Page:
Mask, mask, mask
The author is a columnist of the JoongAng Ilbo.
“Soon, we will see which country countered the new coronavirus outbreak successfully and which country did not,” said Lee Nak-yon, former prime minister and the co-chair of the ruling Democratic Party’s general election campaign committee. The ruling party needs to concentrate its efforts on ending the spread of infections, rather than on acting ostentatiously. It is a typical character trait of an immature person — or a person with a sense of inferiority — to compare themselves to others and want to be praised for being relatively better.
The central and local governments’ responses are also unreliable. Seoul Mayor Park Won-soon’s criminal complaint against the Shincheonji church for manslaughter is an example. Justice Minister Choo Mi-ae also seemed to be ignorant about laws. She once pressured the prosecution to raid the offices of the religious sect but ended up accepting Prosecutor General Yoon Seok-youl’s realistic and legitimate proposal that an administrative investigation of the church be conducted first.
In fact, it was Mayor Park who allowed Shincheonji to formally register as a corporation aggregate. Gyeonggi and North Gyeongsang had rejected the religious group’s applications. Park’s predecessor Oh Se-hoon also rejected the application. And yet, Shincheonji was registered as a corporate body only a month after Park’s by-election victory in November 2011. Many suspect that Park is acting overly aggressively against the maverick church to help water down his past.
Park and Choo must have used the people’s loathing for Shincheonji for their personal political gains. Although the religious group should be held accountable for the rapid spread of the disease, infected people are patients, not zombies. We must be watchful of some top politicians’ attempt to treat a particular group of the people as if they are zombies, because it could easily become a modern-day witch hunt. Actually Kim Eo-jun, a pro-government podcaster, started such an initiative. “The outbreak is a Daegu crisis and Shincheonji crisis, [not started from China],” he said.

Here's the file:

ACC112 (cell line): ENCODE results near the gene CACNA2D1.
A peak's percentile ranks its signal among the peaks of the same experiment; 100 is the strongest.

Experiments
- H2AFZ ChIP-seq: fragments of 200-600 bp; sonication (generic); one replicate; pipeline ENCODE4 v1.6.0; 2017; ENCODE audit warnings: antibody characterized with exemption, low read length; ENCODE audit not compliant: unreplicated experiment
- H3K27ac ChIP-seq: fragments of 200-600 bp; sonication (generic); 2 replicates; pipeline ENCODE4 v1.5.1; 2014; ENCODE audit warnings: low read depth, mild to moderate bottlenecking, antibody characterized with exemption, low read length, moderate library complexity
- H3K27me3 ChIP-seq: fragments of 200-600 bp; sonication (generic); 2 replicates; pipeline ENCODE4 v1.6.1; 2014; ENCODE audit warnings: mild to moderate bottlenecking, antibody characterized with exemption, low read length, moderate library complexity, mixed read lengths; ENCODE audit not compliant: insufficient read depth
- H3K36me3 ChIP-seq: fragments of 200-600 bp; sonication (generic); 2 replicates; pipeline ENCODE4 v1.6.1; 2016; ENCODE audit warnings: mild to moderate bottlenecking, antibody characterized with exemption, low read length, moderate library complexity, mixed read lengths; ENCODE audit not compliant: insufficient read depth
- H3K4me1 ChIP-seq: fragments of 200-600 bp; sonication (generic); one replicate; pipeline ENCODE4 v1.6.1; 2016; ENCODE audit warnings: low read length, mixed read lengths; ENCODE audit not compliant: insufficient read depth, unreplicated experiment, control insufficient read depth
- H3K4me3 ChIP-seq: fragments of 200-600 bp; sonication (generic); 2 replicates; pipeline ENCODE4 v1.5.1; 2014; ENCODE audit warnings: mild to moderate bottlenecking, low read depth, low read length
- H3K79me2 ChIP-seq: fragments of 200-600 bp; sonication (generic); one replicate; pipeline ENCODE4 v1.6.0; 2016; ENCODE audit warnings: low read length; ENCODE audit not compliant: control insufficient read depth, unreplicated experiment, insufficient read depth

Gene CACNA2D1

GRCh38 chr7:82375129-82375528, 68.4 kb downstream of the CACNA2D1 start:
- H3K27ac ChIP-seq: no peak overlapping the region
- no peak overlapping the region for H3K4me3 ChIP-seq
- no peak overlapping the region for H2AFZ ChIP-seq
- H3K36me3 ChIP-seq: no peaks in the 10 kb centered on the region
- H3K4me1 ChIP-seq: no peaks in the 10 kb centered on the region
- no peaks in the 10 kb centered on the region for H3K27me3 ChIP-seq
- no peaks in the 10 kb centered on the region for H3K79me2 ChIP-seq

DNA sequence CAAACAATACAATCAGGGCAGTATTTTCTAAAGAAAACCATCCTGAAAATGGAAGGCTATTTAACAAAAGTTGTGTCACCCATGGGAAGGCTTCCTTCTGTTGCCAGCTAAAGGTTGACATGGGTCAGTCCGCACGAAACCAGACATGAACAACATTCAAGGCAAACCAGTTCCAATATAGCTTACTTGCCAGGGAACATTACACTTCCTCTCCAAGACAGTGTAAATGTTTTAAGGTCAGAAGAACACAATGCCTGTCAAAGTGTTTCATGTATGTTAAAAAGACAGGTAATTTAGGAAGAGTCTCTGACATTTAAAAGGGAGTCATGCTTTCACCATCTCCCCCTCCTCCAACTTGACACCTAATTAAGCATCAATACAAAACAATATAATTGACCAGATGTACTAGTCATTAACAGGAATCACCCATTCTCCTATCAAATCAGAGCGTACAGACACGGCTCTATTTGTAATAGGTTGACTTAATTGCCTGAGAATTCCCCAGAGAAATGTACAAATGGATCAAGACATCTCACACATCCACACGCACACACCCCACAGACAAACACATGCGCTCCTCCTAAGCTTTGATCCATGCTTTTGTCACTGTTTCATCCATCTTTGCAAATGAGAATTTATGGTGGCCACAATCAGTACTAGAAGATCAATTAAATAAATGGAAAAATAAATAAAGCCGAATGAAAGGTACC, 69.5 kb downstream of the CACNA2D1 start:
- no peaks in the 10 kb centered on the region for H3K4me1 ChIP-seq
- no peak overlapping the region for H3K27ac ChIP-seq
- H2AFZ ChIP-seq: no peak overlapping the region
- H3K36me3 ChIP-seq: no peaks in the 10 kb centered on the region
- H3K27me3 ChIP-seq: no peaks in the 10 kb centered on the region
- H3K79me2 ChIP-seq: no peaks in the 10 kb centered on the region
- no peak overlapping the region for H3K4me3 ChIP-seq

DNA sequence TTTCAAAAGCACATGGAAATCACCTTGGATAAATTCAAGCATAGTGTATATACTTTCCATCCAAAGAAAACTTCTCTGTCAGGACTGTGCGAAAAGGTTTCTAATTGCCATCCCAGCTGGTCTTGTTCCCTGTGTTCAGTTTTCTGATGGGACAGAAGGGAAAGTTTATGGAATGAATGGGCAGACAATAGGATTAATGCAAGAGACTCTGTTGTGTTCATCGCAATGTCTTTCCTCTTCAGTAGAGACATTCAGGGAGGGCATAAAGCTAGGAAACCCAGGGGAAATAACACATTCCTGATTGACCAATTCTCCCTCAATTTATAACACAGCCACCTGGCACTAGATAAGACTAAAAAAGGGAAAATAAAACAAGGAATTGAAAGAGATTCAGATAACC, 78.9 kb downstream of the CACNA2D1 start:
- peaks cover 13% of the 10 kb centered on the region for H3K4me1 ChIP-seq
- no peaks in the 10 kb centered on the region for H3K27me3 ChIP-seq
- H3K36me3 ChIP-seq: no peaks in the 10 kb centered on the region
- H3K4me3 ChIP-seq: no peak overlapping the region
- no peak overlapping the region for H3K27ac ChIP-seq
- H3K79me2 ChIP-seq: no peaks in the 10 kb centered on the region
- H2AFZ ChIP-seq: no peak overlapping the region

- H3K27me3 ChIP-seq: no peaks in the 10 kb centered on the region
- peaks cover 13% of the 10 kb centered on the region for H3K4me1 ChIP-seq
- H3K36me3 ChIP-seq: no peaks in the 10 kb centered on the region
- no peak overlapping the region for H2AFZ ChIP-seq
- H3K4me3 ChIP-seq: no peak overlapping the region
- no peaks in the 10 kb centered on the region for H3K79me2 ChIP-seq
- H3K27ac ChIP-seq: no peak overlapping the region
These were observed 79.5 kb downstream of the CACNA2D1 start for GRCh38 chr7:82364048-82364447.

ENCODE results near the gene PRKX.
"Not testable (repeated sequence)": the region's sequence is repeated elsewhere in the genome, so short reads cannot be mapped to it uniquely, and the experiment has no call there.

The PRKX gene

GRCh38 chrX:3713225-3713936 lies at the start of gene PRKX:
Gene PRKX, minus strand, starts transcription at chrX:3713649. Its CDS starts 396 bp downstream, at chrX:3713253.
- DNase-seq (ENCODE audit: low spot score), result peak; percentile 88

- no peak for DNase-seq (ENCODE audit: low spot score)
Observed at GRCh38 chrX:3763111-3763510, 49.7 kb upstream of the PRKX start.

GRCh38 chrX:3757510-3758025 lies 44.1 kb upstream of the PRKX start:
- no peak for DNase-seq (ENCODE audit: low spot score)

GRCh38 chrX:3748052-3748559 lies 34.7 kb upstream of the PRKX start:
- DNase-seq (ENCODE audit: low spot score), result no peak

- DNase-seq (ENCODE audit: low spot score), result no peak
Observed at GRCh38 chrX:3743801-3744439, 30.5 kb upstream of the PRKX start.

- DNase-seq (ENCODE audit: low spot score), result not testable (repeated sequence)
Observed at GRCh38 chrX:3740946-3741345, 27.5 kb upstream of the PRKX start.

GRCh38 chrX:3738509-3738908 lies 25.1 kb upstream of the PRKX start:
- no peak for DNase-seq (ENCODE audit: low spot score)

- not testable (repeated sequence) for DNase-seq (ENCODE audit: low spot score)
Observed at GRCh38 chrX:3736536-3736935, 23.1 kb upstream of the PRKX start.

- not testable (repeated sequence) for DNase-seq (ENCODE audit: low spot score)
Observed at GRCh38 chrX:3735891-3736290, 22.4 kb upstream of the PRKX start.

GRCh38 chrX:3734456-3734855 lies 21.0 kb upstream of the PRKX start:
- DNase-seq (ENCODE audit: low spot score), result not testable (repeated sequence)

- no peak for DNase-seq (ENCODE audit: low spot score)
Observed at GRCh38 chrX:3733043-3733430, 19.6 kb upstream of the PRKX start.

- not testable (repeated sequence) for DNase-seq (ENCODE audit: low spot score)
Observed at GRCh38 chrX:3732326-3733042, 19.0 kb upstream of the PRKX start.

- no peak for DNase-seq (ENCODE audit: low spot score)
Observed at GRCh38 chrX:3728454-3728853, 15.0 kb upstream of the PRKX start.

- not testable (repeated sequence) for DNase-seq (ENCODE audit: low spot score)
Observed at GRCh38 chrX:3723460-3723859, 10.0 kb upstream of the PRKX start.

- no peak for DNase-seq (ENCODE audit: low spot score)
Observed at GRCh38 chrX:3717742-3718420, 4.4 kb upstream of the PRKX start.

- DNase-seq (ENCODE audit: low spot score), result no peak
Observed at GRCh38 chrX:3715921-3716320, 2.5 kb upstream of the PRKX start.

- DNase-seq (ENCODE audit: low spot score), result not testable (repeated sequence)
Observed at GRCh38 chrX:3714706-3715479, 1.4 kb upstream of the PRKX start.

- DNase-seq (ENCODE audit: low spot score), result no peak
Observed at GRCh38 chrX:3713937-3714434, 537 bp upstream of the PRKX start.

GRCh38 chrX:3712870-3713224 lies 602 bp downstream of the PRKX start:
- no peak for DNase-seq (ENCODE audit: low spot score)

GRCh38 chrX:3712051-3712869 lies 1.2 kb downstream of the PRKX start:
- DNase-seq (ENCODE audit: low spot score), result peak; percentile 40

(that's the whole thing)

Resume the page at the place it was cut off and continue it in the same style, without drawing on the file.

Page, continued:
The Blue House’s plan to supply face masks to the public is no exception. It is intended to act urgently for the contingency, but it took an overly tough approach. It knows the urgency of consumers but does not consider the sensitivity of suppliers.
First, the Blue House made a mistake by treating manufacturers as if they were criminal groups that are cornering the market for profits. That discouraged manufacturers and exacerbated a shortage of supply. According to a reliable source, two public servants from the Ministry of Food and Drug Safety, one policeman and one official from the National Tax Service, were dispatched to a mask factory in Gyeonggi on Saturday and monitored the production and shipment process all day long. They were there to encourage the workers while preventing them from hiding products.
The factory had 10 workers, but the government sent four officials there. As there are about 130 face mask factories around the country, such tough measures were likely taken at almost all of them. The face mask industry has been exhausted because the factories have been operating 24 hours a day — despite the Moon Jae-in administration’s uniform enforcement of the 52-hour workweek. Instead of monitoring them, the government should have resolved the shortage of raw materials, mobilized soldiers to help production and offered the manufacturers compensation.
EDent — a dental product manufacturer with a 20-year history — said it will stop producing face masks over the weekend, ahead of the government’s introduction of a new purchase restriction system. The Blue House must change the idea of pressuring the industry to meet demand — even without considering manufacturers’ situations. Laws, common sense and the market are the wisest way to fight the outbreak.
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